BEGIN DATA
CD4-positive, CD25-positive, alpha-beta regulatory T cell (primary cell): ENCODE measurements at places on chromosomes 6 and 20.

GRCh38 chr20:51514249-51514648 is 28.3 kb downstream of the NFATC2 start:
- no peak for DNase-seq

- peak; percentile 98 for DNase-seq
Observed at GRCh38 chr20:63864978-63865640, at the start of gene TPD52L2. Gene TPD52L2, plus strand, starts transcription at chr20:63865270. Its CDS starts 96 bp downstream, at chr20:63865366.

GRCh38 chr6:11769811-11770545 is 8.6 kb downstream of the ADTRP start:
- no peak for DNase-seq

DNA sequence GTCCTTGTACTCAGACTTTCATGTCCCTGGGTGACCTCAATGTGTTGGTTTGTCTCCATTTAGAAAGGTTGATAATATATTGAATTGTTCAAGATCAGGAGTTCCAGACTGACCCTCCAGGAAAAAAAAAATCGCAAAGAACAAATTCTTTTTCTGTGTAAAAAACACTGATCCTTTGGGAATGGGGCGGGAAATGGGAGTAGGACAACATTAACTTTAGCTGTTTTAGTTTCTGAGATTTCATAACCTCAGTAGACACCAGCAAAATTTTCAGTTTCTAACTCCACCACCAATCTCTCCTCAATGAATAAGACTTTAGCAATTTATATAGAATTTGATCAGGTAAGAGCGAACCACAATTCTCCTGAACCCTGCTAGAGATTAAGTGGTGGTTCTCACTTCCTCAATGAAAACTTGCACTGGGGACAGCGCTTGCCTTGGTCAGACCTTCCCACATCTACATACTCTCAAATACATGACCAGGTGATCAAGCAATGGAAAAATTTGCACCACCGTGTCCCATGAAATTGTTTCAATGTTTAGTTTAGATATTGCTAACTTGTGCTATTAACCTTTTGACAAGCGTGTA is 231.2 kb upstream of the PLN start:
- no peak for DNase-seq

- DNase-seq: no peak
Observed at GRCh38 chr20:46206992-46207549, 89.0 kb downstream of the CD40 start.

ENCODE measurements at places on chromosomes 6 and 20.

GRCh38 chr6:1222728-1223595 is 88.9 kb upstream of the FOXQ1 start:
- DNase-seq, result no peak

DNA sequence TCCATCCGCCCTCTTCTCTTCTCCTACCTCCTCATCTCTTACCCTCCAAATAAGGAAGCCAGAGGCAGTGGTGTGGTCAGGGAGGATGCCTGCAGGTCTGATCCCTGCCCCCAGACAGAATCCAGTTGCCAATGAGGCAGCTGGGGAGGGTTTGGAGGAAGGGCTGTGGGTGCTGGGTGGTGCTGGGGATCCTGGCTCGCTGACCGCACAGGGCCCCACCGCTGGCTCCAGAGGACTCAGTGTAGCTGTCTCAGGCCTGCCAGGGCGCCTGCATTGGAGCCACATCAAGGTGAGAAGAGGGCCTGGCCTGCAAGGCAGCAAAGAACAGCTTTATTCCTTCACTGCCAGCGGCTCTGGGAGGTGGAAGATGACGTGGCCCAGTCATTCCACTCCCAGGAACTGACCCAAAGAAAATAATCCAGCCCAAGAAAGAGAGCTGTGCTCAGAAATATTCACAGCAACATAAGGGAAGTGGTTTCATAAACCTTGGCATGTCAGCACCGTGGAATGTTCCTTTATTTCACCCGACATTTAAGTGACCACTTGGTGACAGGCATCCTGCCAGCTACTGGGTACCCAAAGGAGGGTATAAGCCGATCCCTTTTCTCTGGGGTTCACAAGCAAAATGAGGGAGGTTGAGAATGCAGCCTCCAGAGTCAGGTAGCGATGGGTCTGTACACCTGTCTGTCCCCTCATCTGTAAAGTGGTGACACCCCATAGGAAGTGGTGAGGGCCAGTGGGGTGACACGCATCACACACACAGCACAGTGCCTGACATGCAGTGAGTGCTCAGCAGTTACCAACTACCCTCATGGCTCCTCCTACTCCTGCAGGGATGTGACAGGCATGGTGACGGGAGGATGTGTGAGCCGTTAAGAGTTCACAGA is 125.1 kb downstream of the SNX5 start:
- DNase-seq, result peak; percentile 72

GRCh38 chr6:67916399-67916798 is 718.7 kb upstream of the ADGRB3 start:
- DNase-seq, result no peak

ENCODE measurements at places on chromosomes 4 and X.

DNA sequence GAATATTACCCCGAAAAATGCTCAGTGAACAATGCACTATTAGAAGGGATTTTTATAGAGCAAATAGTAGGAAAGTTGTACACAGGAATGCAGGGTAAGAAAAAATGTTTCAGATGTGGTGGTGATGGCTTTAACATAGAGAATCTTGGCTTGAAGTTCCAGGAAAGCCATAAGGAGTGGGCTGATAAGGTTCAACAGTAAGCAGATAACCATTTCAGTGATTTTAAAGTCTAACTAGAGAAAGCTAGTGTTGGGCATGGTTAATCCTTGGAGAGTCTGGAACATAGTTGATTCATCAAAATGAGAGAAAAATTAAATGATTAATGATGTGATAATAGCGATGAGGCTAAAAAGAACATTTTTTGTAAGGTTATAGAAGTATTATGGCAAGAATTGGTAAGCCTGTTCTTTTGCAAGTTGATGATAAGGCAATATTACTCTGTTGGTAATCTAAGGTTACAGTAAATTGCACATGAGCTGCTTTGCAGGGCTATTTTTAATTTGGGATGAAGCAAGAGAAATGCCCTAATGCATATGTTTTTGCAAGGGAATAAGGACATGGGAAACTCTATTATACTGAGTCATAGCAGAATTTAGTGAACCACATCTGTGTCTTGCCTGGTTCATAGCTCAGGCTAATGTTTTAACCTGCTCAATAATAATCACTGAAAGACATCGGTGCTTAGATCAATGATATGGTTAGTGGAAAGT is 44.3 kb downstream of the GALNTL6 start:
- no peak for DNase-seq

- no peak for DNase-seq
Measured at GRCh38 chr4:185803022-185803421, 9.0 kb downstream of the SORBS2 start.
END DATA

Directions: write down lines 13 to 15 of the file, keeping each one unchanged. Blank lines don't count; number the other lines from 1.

GRCh38 chr6:1222728-1223595 is 88.9 kb upstream of the FOXQ1 start:
- DNase-seq, result no peak

DNA sequence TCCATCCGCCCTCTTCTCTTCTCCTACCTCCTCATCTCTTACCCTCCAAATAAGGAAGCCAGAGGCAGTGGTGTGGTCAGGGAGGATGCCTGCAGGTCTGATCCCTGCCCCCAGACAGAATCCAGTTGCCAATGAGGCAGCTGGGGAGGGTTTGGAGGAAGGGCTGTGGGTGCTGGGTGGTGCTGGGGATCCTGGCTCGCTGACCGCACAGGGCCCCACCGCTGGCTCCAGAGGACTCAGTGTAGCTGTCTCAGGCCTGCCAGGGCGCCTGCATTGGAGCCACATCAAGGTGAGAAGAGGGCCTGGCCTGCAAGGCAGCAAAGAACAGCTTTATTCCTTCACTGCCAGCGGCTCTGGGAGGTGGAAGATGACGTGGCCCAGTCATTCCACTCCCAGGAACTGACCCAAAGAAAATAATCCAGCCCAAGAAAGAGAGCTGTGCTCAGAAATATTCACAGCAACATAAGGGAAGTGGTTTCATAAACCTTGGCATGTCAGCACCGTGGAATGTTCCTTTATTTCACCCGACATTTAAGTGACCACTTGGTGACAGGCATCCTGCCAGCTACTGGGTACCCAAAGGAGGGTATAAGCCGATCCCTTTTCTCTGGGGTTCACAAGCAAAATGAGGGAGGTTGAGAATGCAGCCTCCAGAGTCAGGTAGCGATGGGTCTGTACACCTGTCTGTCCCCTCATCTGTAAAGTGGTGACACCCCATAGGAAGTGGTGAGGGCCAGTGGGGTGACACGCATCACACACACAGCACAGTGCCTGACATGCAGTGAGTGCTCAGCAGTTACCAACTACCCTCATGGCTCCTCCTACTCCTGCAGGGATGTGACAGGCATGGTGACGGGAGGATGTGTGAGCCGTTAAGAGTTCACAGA is 125.1 kb downstream of the SNX5 start: